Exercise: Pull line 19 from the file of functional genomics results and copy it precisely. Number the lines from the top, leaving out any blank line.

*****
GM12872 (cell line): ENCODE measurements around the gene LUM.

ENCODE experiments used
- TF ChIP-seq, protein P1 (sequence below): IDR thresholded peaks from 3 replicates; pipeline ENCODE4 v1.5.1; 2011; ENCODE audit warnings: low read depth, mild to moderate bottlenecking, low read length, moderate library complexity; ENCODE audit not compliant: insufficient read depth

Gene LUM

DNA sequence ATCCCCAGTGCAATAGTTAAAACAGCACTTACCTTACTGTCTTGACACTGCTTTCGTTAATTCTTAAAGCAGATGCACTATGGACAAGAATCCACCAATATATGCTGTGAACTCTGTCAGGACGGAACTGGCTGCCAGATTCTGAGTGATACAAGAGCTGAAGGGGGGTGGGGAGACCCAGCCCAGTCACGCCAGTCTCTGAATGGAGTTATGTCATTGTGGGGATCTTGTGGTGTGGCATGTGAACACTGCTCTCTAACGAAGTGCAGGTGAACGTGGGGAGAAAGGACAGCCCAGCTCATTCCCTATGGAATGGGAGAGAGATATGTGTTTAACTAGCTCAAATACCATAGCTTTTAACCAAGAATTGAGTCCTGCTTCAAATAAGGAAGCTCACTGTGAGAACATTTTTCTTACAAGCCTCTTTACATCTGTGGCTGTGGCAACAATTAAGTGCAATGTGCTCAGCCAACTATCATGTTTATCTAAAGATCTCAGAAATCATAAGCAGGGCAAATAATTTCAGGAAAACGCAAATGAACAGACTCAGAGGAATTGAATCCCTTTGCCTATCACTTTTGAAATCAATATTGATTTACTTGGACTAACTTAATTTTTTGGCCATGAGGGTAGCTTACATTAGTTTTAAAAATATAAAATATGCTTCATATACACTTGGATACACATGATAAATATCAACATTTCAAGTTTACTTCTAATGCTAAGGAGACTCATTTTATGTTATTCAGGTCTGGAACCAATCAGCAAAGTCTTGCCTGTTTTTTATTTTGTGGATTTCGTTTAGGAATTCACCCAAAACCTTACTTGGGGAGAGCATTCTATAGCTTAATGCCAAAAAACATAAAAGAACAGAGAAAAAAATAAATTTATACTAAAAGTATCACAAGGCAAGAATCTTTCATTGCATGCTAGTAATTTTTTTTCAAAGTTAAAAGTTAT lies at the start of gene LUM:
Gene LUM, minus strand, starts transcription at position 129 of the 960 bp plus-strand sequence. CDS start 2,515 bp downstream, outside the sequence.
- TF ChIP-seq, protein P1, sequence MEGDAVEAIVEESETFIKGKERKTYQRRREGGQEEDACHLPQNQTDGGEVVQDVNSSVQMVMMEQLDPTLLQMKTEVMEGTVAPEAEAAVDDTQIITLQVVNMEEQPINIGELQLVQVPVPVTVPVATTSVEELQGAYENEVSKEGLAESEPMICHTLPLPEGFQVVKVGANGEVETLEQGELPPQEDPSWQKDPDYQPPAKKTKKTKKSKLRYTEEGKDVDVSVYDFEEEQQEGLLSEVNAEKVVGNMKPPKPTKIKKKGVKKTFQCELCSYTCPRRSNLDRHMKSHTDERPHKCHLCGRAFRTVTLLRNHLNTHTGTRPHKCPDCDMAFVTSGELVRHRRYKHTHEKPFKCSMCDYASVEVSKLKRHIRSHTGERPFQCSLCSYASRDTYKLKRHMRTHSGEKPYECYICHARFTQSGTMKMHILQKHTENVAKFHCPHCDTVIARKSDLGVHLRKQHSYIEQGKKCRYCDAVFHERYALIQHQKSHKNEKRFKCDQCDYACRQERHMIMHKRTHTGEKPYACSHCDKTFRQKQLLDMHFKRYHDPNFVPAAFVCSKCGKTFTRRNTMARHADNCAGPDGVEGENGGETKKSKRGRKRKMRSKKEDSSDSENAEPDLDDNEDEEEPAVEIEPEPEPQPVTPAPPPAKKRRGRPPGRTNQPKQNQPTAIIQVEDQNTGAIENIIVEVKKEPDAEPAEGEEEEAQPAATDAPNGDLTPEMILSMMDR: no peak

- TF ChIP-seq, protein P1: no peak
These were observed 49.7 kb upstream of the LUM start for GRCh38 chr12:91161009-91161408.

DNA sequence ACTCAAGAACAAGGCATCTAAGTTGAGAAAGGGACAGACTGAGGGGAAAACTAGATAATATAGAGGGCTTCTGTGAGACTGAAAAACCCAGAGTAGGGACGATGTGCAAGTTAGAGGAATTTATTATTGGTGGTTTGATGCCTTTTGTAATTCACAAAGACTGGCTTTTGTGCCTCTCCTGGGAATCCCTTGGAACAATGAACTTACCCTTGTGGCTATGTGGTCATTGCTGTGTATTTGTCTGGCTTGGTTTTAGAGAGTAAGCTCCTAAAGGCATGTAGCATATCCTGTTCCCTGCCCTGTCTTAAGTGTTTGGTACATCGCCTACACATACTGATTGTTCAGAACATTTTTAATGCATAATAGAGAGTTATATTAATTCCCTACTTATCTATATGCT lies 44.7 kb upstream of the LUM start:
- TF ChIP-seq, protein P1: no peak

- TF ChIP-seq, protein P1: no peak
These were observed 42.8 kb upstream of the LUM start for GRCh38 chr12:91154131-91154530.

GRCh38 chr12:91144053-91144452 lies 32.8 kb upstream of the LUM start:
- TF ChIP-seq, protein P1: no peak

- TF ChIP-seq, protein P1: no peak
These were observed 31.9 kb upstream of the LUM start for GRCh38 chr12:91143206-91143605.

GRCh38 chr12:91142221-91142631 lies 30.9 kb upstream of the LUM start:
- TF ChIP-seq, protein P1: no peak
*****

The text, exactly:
- TF ChIP-seq, protein P1: no peak